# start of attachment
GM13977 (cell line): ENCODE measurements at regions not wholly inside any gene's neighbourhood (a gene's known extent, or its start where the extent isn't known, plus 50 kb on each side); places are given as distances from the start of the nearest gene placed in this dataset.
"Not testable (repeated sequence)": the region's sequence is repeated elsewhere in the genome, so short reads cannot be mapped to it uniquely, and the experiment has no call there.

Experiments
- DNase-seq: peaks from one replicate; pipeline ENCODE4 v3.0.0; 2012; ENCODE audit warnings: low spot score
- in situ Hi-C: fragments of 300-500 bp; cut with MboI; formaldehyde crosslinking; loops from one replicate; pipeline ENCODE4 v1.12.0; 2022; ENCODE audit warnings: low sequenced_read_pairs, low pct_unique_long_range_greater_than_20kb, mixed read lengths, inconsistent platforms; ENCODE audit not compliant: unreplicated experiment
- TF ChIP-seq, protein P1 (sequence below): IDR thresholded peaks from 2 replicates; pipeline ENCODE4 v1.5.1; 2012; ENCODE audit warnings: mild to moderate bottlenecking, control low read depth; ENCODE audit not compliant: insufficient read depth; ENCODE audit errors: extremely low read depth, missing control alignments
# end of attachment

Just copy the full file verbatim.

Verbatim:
GM13977 (cell line): ENCODE measurements at regions not wholly inside any gene's neighbourhood (a gene's known extent, or its start where the extent isn't known, plus 50 kb on each side); places are given as distances from the start of the nearest gene placed in this dataset.
"Not testable (repeated sequence)": the region's sequence is repeated elsewhere in the genome, so short reads cannot be mapped to it uniquely, and the experiment has no call there.

Experiments
- DNase-seq: peaks from one replicate; pipeline ENCODE4 v3.0.0; 2012; ENCODE audit warnings: low spot score
- in situ Hi-C: fragments of 300-500 bp; cut with MboI; formaldehyde crosslinking; loops from one replicate; pipeline ENCODE4 v1.12.0; 2022; ENCODE audit warnings: low sequenced_read_pairs, low pct_unique_long_range_greater_than_20kb, mixed read lengths, inconsistent platforms; ENCODE audit not compliant: unreplicated experiment
- TF ChIP-seq, protein P1 (sequence below): IDR thresholded peaks from 2 replicates; pipeline ENCODE4 v1.5.1; 2012; ENCODE audit warnings: mild to moderate bottlenecking, control low read depth; ENCODE audit not compliant: insufficient read depth; ENCODE audit errors: extremely low read depth, missing control alignments